Last year, proposals by the Auditing
Practices Board to make auditors submit earlier requests for client details
from banks caused some disquiet.
There were concerns that dealing with banks was a ‘nightmare’ and delays in
getting information back could lead to qualified audits.
The APB has, however, now gone ahead with its plans in part, turning its
controversial draft into interim guidance. In the meantime, discussions are
still dragging on.
ICAEW senior manager Ruth Cooke says
that the interim guidance will make dealings between auditors and banks
smoother, and a pilot scheme will be implemented in the new year to test a fresh
system for confirmations.
‘The situation is not as drawn out as it seems,’ argues Cooke. ‘Other
accounting bodies are involved in discussions as well as a number of banks –
getting these together takes time.’
The draft, which looked into guidance on bank confirmations, also called for
auditors to provide a main account name and number by the auditor to
‘facilitate’ banks in identifying the appropriate customer more readily.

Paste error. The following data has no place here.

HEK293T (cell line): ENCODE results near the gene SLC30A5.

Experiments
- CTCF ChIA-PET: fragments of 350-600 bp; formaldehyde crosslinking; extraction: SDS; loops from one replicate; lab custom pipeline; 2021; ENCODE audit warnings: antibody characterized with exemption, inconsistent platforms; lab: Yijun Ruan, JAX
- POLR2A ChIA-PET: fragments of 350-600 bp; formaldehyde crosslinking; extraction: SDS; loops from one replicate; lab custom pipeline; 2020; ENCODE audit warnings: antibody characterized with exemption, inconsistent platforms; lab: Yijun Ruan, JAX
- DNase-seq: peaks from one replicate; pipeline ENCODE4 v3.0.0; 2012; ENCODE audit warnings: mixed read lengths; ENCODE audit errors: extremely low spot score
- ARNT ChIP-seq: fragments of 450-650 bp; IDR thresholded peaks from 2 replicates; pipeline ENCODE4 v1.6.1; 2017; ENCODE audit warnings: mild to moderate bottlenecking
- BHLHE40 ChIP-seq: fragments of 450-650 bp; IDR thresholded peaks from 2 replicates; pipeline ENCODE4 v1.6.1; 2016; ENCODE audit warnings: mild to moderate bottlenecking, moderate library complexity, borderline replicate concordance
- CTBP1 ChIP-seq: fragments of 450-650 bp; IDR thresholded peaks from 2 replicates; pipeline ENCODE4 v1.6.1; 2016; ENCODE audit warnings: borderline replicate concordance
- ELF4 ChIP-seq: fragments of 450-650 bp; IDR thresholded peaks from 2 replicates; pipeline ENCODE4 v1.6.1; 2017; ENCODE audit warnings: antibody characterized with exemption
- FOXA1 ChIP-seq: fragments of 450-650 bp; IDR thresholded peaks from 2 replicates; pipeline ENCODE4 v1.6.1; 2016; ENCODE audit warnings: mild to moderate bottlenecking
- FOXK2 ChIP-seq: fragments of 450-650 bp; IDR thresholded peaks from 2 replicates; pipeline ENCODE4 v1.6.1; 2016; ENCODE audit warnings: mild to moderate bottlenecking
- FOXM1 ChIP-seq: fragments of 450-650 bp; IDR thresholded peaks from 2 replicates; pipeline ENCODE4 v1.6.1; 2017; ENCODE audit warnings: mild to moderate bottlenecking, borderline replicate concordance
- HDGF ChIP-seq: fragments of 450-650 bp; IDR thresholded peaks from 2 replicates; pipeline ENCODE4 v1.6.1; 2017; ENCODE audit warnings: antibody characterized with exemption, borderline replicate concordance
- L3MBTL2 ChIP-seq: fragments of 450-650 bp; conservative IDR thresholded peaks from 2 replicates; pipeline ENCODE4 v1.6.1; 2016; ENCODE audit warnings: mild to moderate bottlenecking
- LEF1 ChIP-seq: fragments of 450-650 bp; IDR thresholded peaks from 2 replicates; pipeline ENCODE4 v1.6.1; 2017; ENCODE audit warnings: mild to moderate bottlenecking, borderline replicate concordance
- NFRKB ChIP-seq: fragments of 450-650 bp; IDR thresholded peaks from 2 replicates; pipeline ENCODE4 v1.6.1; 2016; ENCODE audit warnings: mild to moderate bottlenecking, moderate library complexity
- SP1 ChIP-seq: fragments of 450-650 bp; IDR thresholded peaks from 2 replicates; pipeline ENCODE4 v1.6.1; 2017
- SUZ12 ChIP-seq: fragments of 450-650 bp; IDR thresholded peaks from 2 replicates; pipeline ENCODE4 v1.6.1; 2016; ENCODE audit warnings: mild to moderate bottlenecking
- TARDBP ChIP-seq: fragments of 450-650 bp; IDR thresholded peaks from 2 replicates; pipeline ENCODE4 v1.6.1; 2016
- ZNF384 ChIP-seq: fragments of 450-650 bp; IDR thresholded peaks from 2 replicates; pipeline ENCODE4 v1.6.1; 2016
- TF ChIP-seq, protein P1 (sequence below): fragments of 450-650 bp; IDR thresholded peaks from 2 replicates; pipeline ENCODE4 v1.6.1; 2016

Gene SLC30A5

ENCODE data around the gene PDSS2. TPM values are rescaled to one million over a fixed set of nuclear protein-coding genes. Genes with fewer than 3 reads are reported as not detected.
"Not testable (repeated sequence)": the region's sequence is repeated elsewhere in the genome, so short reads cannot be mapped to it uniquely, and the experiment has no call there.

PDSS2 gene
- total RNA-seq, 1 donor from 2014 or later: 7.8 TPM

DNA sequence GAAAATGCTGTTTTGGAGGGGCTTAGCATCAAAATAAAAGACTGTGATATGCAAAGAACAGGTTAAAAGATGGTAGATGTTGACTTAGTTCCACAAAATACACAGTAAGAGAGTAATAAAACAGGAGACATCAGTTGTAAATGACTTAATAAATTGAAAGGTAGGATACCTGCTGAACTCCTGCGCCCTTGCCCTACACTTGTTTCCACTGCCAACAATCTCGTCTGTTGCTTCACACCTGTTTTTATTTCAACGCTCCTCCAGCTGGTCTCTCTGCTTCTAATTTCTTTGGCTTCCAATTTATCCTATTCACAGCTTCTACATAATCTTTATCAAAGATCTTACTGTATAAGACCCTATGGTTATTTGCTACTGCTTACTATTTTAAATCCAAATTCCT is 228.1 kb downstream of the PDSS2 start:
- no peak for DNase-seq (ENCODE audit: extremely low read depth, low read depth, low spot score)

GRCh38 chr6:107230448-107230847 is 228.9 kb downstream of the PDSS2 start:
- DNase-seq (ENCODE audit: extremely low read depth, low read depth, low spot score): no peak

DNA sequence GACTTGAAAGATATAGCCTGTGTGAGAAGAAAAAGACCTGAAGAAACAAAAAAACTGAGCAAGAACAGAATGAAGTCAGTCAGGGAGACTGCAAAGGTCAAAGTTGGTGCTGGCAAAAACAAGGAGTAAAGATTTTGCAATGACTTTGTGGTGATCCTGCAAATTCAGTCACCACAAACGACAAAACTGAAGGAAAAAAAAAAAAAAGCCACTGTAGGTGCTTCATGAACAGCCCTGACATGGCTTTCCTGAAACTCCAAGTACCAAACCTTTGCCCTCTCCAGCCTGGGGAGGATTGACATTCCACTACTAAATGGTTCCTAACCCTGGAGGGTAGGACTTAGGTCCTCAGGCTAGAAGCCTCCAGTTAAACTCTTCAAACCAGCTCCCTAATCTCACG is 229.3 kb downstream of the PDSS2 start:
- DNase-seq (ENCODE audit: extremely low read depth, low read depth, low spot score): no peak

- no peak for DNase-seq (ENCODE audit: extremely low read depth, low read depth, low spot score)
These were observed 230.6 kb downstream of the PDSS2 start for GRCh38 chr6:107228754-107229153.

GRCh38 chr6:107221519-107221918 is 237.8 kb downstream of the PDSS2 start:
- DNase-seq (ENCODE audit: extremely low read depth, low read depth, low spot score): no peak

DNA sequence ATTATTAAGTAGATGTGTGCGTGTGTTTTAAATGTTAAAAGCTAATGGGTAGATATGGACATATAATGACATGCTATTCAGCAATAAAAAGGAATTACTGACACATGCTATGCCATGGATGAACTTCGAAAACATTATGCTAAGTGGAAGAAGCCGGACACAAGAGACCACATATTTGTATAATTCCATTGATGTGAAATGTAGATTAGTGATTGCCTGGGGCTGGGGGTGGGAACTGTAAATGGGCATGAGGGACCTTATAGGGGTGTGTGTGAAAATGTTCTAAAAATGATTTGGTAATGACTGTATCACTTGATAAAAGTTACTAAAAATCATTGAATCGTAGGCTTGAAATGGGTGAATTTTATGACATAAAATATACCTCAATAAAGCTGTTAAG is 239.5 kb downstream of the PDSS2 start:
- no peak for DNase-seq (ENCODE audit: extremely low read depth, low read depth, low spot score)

These recommendations flew in the face of the audit profession, which was
looking for more pressure on banks to return information at a much faster rate.
Auditors complained that even though they were getting information to banks
in a timely fashion, getting confirmations back was taking longer.
Bankers Association’s executive director, Paul Chisnall, said that some
auditor requests went astray.
But Cooke added that auditors also make mistakes in dealing with banks, and a
successful pilot – using two auditors and two banks – should lead to further
guidance next year to refine the process.
‘There will be further guidance next year as the pilot will be undertaken on
companies with 31 December year-ends. We’ll then sit down and see how it went.’
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